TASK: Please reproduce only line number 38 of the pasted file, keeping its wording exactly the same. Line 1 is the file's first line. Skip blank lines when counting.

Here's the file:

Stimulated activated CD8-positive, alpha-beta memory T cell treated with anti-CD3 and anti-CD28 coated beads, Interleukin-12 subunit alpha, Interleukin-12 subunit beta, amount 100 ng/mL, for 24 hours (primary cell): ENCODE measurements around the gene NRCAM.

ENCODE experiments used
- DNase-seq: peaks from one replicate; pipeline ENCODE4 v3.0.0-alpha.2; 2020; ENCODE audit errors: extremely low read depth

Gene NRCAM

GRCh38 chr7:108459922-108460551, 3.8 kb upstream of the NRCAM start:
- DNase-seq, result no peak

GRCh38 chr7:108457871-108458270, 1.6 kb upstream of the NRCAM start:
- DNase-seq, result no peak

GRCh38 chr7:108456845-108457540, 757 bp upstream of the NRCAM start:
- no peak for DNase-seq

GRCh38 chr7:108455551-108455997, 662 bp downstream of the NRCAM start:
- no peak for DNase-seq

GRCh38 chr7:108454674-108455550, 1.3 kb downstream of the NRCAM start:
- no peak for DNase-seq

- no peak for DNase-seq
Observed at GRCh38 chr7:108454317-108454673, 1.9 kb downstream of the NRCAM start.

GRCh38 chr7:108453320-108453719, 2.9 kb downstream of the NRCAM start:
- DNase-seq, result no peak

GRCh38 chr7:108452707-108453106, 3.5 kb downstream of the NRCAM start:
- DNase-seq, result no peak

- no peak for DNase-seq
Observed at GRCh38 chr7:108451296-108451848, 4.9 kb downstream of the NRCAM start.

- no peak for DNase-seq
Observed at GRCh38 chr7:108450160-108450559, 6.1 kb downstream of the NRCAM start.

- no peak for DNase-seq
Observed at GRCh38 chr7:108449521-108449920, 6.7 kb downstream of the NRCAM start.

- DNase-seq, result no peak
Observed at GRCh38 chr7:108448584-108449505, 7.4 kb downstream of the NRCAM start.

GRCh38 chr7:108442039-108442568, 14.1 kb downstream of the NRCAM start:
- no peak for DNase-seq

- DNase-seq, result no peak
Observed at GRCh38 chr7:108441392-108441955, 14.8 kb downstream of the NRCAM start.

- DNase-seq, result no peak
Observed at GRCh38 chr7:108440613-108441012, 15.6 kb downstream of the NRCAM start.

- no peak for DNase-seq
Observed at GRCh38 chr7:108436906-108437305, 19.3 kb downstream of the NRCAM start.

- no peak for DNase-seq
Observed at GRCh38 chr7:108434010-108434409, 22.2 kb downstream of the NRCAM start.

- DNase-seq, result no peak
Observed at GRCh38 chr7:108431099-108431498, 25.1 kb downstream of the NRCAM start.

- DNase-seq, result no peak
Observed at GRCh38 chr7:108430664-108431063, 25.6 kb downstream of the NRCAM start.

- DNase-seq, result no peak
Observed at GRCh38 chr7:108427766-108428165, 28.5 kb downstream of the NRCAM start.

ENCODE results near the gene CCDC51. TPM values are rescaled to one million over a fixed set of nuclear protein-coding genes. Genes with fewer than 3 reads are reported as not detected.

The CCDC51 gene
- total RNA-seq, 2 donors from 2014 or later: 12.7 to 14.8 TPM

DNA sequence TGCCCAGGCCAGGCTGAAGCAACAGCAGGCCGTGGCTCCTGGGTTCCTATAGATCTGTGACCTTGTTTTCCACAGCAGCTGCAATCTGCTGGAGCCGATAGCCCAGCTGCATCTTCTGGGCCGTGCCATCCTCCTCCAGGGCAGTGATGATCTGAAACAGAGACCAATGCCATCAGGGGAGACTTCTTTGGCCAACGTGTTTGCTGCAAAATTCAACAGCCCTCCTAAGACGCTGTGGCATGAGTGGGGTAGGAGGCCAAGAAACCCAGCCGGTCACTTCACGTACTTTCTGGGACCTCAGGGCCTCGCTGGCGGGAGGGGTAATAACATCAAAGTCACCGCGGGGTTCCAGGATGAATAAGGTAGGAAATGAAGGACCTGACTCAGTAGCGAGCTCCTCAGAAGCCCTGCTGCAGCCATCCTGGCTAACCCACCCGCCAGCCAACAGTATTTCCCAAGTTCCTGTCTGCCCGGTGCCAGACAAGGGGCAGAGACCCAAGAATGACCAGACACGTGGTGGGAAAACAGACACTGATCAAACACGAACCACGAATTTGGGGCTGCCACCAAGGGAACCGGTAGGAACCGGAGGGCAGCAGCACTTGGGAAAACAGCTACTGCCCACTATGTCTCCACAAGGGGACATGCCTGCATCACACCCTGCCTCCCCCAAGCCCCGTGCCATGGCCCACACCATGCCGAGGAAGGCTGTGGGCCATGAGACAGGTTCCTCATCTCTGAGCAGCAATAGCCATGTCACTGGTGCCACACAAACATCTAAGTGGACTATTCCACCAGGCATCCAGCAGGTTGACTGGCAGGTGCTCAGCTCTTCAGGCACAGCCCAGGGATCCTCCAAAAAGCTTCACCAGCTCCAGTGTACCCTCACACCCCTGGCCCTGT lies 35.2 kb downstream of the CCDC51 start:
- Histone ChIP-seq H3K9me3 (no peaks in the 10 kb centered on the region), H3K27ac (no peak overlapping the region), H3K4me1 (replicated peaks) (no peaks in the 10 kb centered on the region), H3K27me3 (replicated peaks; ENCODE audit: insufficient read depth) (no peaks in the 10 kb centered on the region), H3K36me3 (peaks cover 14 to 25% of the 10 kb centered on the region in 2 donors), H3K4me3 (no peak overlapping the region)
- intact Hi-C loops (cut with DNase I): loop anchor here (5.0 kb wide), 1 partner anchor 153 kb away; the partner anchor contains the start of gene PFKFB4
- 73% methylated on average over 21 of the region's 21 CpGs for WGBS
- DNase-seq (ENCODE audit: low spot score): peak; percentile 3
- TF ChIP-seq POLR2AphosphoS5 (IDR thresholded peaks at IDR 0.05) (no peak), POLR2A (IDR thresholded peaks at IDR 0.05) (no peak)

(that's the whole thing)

Observed at GRCh38 chr7:108434010-108434409, 22.2 kb downstream of the NRCAM start.